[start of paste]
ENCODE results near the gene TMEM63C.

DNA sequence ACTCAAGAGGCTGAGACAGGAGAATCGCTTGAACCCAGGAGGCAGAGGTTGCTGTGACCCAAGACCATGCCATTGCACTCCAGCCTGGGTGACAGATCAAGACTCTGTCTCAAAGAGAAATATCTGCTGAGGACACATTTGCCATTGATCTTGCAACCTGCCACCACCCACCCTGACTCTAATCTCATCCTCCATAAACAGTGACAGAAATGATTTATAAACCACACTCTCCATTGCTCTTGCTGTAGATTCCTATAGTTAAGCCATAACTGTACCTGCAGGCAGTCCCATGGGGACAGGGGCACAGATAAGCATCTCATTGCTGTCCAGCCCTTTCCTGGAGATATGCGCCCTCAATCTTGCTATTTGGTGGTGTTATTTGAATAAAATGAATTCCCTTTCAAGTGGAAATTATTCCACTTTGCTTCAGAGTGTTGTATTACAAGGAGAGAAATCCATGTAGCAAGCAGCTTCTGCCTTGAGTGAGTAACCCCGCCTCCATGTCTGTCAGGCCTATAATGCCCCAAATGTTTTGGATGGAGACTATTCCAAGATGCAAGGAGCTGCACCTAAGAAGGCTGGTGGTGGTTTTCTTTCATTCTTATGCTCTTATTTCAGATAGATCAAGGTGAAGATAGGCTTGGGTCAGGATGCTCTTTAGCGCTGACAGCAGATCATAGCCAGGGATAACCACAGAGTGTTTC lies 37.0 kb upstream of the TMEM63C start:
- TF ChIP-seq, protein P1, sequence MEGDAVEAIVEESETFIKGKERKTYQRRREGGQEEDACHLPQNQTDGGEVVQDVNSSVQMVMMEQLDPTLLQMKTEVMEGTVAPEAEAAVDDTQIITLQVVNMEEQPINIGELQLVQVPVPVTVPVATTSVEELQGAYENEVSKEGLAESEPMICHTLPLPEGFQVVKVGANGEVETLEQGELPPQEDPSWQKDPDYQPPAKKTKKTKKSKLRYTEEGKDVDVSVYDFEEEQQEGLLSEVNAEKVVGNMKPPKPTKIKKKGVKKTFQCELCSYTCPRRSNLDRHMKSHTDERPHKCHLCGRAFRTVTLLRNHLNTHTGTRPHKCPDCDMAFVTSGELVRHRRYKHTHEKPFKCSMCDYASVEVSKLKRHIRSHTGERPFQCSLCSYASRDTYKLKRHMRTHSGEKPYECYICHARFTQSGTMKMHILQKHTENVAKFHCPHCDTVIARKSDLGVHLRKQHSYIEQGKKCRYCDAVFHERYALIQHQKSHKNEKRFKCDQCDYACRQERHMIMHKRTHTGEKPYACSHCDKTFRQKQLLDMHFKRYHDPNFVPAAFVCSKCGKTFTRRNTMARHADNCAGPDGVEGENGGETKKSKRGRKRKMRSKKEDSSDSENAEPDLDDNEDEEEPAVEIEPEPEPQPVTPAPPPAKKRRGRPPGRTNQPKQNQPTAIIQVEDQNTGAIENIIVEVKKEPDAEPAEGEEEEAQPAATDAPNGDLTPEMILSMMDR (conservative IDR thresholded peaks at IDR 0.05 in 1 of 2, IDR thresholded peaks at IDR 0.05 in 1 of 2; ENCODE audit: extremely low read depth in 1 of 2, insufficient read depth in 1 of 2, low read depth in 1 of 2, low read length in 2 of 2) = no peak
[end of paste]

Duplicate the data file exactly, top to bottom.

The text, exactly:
ENCODE results near the gene TMEM63C.

DNA sequence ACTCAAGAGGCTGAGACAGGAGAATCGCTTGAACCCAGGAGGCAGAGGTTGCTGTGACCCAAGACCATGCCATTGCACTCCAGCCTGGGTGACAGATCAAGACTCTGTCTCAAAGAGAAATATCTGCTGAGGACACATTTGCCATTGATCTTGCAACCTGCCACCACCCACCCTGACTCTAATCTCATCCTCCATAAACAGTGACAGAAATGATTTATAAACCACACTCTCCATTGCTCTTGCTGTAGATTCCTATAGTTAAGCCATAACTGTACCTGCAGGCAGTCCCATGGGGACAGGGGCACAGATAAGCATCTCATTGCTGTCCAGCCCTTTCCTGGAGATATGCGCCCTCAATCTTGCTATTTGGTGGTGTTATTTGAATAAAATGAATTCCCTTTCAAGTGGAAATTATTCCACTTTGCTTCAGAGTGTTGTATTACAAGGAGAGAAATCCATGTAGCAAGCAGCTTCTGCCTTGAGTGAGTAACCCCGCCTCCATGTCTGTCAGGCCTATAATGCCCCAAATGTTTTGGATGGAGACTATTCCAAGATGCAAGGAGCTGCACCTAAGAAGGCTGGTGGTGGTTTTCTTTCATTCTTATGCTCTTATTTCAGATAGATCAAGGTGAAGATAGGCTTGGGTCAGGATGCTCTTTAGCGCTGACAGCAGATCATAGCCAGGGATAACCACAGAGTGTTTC lies 37.0 kb upstream of the TMEM63C start:
- TF ChIP-seq, protein P1, sequence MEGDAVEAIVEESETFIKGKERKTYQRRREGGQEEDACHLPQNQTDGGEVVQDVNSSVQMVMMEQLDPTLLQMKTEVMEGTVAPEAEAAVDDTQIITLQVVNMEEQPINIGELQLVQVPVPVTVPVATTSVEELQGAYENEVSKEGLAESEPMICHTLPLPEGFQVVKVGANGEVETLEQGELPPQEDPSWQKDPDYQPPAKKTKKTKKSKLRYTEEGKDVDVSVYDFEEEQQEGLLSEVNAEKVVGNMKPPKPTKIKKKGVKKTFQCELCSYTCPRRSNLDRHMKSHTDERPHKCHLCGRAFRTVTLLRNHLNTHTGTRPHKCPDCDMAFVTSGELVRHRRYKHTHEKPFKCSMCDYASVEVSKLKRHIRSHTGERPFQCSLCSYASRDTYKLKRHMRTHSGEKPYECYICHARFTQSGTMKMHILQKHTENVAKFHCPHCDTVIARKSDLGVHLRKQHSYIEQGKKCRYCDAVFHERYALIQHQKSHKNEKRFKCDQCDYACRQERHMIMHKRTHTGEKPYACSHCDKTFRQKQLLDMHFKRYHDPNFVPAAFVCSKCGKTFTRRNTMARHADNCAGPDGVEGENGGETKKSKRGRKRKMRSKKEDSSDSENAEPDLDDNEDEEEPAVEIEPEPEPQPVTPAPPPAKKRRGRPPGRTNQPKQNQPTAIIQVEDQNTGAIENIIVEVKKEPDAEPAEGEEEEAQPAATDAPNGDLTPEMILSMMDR (conservative IDR thresholded peaks at IDR 0.05 in 1 of 2, IDR thresholded peaks at IDR 0.05 in 1 of 2; ENCODE audit: extremely low read depth in 1 of 2, insufficient read depth in 1 of 2, low read depth in 1 of 2, low read length in 2 of 2) = no peak